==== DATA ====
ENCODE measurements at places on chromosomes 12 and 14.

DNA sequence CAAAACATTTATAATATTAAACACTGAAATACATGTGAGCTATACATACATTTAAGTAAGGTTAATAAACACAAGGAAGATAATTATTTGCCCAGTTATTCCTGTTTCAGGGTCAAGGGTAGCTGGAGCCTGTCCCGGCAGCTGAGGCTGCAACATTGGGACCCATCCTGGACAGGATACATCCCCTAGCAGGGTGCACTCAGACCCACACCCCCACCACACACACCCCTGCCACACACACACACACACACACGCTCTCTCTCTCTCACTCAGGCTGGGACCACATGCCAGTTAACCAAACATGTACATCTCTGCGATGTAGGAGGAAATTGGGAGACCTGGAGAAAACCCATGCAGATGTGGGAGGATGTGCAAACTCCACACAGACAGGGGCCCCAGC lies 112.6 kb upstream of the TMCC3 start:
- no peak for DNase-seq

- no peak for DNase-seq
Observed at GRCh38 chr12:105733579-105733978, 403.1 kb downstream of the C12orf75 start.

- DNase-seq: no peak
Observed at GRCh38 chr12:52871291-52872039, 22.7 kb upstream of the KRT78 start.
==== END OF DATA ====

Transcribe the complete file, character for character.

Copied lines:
ENCODE measurements at places on chromosomes 12 and 14.

DNA sequence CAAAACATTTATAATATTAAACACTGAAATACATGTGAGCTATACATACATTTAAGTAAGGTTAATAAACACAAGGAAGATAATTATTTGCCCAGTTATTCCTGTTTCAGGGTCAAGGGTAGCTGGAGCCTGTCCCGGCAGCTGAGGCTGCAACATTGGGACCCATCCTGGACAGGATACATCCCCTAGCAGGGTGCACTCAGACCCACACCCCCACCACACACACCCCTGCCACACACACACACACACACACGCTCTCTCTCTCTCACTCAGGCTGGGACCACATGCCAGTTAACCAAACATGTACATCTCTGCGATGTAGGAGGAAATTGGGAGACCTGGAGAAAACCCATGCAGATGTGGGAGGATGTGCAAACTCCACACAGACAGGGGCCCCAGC lies 112.6 kb upstream of the TMCC3 start:
- no peak for DNase-seq

- no peak for DNase-seq
Observed at GRCh38 chr12:105733579-105733978, 403.1 kb downstream of the C12orf75 start.

- DNase-seq: no peak
Observed at GRCh38 chr12:52871291-52872039, 22.7 kb upstream of the KRT78 start.